Lacking the chronological structure of most such works, Pears instead bounces back and forth in time and space. One moment the authors are celebrating Christmas at their Vermont home. “We prepared a French tea for our Christmas meal: lobster salad, pâté, tea sandwiches, and tiny cheese soufflés to be tasted with a glass of Sherry,” recalls Heekin, who wrote the chapters (Barber did the recipes). Turn two pages, and the couple is in Venice for Carnevale: “We crossed small footpaths over the canals where gondolas dressed in black and purple glided, a few with seventeenth-century lovers sharing a candlelight picnic … We walked until we found ourselves hungry again.”
Heekin also penned the new Chelsea Green book Libation: A Bitter Alchemy, a collection of writings on the topic of beverages ranging from wine to absinthe to her own homemade, rose-petal-infused brandy. In Pears, her prose has a dreamlike quality that lends itself to languid reading outside on a sunny afternoon, preferably with a picnic lunch nearby. Here’s another example:
On an evening off I drive home with dinner from the restaurant packed in a box sitting next to me on the passenger seat: roasted chicken, cold haricots verts and beets in vinaigrette, fresh bread, cheese … The car windows are open and the air smells like freshly mown hay. The light is soft as the sun recedes a little to the west …
This summer night, Caleb and I sit in our garden at a small table with two chairs eating dinner, that picnic so carefully packed. The peonies have been blooming for three weeks now.
Although the chapters are organized by season, with delicious-sounding recipes closing each segment, the book seems to have been written with no expectation that readers might be waiting to see what happens next. No urgency. It’s slice after slice of a very good life, punctuated by detailed descriptions of the history of pizza making, the methods used to produce olive oil, recipes for perfect risotti. “The flavors of this dish are never loud or unbalanced,” writes Barber in one. “But rather subtly harmonic, even symphonic in their depth. This dish asks of you only the best ingredients you have to offer, but most importantly it asks for your time and devotion.”
The book is the same way.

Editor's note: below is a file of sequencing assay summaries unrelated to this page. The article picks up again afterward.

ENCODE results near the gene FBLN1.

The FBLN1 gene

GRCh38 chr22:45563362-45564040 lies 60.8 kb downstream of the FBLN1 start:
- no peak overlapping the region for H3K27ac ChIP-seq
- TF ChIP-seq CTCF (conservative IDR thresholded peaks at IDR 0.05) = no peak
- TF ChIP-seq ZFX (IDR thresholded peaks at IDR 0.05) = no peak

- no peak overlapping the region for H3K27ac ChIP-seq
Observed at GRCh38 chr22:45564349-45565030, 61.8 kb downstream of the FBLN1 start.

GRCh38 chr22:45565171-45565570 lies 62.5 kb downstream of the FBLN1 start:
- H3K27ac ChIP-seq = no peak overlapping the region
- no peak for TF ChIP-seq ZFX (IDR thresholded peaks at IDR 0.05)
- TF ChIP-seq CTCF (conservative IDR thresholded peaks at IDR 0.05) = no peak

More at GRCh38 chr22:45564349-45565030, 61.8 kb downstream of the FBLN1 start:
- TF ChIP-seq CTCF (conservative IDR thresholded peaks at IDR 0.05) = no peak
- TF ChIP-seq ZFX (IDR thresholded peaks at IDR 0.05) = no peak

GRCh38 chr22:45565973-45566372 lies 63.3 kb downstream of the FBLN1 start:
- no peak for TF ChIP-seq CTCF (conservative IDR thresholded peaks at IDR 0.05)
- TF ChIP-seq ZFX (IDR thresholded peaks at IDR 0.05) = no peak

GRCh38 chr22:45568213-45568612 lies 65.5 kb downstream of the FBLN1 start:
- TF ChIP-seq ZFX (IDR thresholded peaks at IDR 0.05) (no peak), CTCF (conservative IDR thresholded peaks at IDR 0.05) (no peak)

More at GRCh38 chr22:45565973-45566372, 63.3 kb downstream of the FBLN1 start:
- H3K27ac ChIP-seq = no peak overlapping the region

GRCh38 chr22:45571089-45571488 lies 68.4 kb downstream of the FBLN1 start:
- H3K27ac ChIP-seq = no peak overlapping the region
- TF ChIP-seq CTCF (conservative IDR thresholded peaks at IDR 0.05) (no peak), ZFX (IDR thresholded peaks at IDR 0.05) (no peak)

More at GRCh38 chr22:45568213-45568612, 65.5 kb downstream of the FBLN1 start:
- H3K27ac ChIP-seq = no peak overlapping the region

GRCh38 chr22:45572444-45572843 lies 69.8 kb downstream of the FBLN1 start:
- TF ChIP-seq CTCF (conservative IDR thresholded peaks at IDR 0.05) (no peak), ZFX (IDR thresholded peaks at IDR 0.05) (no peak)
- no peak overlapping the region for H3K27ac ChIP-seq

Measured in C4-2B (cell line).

Lifting the Yoke: Local Solutions to America’s Farm and Food Crisis by Ron Krupp, Whetstone Books, 320 pages. $25.
Local grower Ron Krupp is known for the Woodchuck’s Guide to Gardening, a colorful book that combines practical tips with poetry, recipes and resources. At the beginning of his new book, Lifting the Yoke, Krupp admits that when he returned to his writing tools, he intended to produce another creative how-to like the first.
But what emerged was something quite different. In 320 pages, Krupp seeks to tell the story of America’s industrial agriculture and to suggest solutions to the problems it has created.
To build the case, Krupp divides the results of his extensive research into small chunks, accented with bold, eye-catching headlines. For example, in a section called “The Battle of the Bulge,” he highlights issues such as “An Agri-Culture of Corn,” “Pot Pies, Faux Foods and TV Dinners” and “Junk Food Politics as Usual.” Under the last of those subheads, he writes: “The Bush White House repeatedly weighed in on the side of the large food corporations … They questioned the scientific basis for ‘the linking of fruit and vegetable consumption to decreased risk of obesity and diabetes.’”
Unfortunately, some of the facts and scary statistics that pop up on each page lack citations, the inclusion of which would have gone a long way toward shoring up the book’s case. While it is lively and opinionated, Lifting the Yoke may not be particularly accessible to those who aren’t already singing in the local-foods choir. If, however, you’re a convert to Krupp’s camp, it’s the kind of read that will get you jazzed up about injustice — and excited about solutions.
Lifting the Yolk is not the type of volume that can be read straight through. Rather, it should be digested one piece at a time. The best parts tell the stories of businesses that have defied the odds and become successful while pursuing sustainability. Locals will particularly enjoy seeing familiar enterprises mentioned, such as Claire’s Restaurant, City Market and Nutty Steph’s. Krupp offers meditations that tie such innovative efforts to Vermont’s history and natural endowments:
Ice cream, cream cheese, cheese curd, yogurt and artisan cheese bring in more money from value-added products than any other type of food in Vermont … Vermont has a long history of cheese making. In the mid-1800s, the backbone of Vermont agriculture shifted from sheep’s wool to cow’s milk, and as dairy farming increased, so did the surplus of milk. Because of this excess, more farmers became interested in cheese making.
These three tomes are dramatically different in style and topic, but they have something in common: Each one helps to enrich and broaden the reader’s experience of Vermont cuisine. Bon appètit!